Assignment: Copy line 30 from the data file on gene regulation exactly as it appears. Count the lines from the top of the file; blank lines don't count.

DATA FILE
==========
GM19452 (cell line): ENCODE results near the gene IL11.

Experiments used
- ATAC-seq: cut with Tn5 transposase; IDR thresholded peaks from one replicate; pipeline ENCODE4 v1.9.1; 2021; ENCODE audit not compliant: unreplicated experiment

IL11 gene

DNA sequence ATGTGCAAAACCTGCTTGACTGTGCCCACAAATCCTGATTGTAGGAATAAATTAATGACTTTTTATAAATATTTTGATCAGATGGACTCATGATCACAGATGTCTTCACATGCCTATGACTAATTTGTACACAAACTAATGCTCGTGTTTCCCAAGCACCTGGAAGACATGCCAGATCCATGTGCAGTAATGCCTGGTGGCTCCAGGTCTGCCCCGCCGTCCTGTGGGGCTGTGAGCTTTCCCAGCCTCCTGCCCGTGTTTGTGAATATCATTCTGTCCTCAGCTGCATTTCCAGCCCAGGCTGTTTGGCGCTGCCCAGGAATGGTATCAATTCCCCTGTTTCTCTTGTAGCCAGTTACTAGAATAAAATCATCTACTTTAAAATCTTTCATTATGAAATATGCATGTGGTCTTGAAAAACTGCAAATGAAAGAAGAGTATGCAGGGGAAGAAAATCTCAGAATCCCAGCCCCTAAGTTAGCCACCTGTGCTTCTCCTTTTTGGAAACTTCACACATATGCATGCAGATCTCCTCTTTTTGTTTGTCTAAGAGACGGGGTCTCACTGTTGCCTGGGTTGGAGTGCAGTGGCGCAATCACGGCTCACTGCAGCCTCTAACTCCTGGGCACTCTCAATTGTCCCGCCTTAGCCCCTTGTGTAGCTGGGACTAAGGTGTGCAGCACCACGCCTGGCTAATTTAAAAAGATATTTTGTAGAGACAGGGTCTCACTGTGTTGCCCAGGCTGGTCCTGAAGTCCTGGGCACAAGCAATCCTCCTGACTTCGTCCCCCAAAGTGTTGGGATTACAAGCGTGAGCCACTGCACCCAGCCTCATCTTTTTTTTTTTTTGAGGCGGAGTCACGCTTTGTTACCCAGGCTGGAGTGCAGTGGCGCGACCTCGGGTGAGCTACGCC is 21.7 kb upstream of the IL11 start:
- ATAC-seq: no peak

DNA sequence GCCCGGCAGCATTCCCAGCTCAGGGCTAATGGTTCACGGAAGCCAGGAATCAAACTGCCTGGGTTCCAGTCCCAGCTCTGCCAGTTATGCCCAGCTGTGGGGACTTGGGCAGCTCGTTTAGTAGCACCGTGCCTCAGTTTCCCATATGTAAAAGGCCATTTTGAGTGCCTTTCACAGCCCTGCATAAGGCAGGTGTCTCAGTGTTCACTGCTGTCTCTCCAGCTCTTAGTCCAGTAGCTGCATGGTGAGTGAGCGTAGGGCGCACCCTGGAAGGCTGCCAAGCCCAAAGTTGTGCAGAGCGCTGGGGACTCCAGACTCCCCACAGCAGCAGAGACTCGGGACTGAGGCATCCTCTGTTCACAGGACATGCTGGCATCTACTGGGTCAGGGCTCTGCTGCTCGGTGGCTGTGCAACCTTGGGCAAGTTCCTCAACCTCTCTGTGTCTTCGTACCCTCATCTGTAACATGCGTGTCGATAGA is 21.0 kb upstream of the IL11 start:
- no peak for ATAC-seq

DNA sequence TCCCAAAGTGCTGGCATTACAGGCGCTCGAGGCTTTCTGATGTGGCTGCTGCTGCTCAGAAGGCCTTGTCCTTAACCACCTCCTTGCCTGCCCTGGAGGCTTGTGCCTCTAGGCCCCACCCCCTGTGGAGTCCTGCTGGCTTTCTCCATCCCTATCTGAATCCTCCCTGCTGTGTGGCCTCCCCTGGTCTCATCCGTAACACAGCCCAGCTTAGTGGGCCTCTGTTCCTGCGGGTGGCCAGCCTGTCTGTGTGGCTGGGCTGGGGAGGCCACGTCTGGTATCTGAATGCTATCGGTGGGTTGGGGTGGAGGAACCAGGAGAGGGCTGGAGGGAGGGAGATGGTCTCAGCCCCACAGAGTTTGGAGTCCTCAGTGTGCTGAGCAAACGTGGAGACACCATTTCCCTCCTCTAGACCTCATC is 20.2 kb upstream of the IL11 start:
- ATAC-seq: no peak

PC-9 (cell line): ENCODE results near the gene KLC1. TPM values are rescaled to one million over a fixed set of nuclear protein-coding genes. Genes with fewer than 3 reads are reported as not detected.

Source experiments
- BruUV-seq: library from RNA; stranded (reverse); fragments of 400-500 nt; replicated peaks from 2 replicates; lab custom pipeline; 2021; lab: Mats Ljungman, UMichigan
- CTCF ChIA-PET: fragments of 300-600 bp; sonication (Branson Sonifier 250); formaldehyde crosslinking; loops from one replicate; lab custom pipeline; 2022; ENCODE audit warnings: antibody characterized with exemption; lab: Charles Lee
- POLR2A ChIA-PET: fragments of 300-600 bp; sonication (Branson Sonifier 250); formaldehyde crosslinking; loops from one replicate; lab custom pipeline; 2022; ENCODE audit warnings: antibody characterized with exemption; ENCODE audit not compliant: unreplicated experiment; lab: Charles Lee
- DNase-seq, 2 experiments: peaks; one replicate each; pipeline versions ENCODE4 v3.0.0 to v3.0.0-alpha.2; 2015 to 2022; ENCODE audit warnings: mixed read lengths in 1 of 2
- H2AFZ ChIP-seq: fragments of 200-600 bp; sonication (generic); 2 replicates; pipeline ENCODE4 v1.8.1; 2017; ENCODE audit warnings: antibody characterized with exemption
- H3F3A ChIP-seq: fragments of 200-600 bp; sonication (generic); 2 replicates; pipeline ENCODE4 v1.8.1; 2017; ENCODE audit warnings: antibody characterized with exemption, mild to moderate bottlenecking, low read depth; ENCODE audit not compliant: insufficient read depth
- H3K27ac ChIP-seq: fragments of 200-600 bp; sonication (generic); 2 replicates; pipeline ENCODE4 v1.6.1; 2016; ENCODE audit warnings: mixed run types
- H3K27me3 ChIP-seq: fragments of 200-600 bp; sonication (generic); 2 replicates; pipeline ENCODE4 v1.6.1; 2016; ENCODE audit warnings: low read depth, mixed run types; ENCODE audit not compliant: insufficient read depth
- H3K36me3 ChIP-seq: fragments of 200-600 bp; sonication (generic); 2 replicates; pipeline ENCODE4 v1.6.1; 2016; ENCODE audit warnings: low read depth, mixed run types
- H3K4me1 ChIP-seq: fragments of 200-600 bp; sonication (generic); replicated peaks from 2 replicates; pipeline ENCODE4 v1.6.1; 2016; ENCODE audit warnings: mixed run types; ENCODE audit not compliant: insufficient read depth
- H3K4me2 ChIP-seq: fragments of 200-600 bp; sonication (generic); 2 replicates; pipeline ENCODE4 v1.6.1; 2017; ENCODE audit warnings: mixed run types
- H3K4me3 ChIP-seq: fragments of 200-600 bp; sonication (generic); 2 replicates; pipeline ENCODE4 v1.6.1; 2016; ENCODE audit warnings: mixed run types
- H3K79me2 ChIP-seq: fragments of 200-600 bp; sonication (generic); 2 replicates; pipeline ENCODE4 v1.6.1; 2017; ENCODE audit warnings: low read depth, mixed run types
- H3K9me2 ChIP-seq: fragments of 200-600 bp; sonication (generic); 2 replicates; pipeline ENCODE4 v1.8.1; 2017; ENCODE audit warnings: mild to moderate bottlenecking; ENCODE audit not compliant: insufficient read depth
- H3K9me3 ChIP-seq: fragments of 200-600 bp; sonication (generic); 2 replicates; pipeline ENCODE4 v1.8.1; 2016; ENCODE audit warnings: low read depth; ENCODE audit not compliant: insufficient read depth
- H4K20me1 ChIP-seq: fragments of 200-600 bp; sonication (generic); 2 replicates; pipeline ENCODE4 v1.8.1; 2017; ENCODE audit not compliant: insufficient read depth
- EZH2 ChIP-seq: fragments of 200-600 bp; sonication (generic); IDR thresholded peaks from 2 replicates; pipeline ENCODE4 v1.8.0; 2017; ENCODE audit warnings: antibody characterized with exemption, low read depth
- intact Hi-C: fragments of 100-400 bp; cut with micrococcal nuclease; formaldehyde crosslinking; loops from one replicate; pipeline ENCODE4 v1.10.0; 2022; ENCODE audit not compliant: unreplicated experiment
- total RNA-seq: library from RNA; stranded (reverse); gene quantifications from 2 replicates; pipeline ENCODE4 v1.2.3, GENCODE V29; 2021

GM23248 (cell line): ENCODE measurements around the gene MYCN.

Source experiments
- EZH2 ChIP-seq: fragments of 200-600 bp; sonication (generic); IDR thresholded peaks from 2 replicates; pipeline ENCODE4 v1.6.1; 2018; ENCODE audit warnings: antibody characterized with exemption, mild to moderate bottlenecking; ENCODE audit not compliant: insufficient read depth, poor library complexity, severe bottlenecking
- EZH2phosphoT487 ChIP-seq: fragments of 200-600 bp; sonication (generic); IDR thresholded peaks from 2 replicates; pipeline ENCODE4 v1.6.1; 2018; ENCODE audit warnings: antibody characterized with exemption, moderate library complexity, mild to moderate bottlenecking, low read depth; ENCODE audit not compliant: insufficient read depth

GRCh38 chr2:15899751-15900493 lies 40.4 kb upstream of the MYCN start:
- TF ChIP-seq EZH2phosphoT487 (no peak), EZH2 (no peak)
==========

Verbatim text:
- intact Hi-C: fragments of 100-400 bp; cut with micrococcal nuclease; formaldehyde crosslinking; loops from one replicate; pipeline ENCODE4 v1.10.0; 2022; ENCODE audit not compliant: unreplicated experiment